- Controversy and public protests erupted at the recent North Carolina Utilities Commission meeting over proposals backed by dominant IOUs Duke Energy Carolinas, Duke Energy Progress, and Dominion Power North Carolina. They included plans to reduce the state’s standard power purchase agreement (PPA) for solar projects from 15 years to 10 years, and to reduce the size of qualifying solar projects from 5 megawatts to 100 kilowatts.
- The utilities argue the changes would send more efficient price signals to solar developers and protect ratepayers from over-paying for solar energy-generated electricity, without imposing direct harms on solar developers. But solar developers say their experiences negotiating PPAs for projects bigger than 5 megawatts has shown the size and contract duration reductions will slow North Carolina’s solar growth.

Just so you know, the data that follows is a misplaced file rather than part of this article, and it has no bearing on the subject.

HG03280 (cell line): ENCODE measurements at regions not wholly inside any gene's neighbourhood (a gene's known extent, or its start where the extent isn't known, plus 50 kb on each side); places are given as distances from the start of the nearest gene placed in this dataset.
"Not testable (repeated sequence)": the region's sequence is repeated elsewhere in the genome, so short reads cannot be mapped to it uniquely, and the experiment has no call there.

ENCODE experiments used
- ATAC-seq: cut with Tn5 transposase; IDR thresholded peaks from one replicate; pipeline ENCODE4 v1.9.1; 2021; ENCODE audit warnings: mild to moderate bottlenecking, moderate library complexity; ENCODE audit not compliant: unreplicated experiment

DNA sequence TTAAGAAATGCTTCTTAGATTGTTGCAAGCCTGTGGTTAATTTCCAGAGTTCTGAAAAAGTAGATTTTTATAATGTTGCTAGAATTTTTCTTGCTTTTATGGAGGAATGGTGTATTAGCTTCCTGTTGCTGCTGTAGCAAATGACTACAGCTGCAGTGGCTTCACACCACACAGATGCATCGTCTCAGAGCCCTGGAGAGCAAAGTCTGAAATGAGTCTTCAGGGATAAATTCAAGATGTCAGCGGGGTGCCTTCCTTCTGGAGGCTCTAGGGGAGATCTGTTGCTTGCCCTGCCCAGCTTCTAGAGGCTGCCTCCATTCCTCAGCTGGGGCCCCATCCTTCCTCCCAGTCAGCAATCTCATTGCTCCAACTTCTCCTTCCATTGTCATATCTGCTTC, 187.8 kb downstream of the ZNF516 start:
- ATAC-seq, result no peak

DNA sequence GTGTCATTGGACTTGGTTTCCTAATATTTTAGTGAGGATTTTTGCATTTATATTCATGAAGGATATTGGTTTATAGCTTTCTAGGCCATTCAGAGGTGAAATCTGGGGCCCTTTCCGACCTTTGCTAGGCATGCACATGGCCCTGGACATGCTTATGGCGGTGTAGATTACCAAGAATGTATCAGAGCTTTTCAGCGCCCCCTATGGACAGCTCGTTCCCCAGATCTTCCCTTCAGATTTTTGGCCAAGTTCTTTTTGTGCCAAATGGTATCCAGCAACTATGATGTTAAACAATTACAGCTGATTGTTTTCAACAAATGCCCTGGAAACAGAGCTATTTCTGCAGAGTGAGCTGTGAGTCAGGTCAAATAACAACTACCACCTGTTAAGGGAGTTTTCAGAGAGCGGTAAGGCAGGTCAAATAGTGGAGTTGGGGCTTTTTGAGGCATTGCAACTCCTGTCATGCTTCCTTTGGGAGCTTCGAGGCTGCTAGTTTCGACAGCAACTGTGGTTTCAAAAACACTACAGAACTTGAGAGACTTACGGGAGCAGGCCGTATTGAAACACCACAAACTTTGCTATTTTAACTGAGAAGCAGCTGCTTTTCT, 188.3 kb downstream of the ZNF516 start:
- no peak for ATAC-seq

- Duke VP Kendall Bowman denied it is difficult to get PPAs for bigger projects and said NC now has three projects larger than 5 megawatts online and another in development. Two of the three are 20 megawatt projects built by Apple for its data centers and the third is a 17.3 megawatt project built by SunEdison, so none won PPAs from Duke without corporate backing.
Antipathy toward Duke for its failure to support North Carolina solar prompted watchdog group NC WARN to release a satirical video suggesting the utility is “committed to keeping solar out of North Carolina.”
NC WARN Executive Director Jim Warren told the protestors his organization would not “let Duke Energy kill this great solar industry in North Carolina.”
Duke representatives told the commission that since North Carolina solar is the fourth fastest growing U.S. solar market, the supports put in place in North Carolina when solar was "a fledgling industry" are no longer necessary.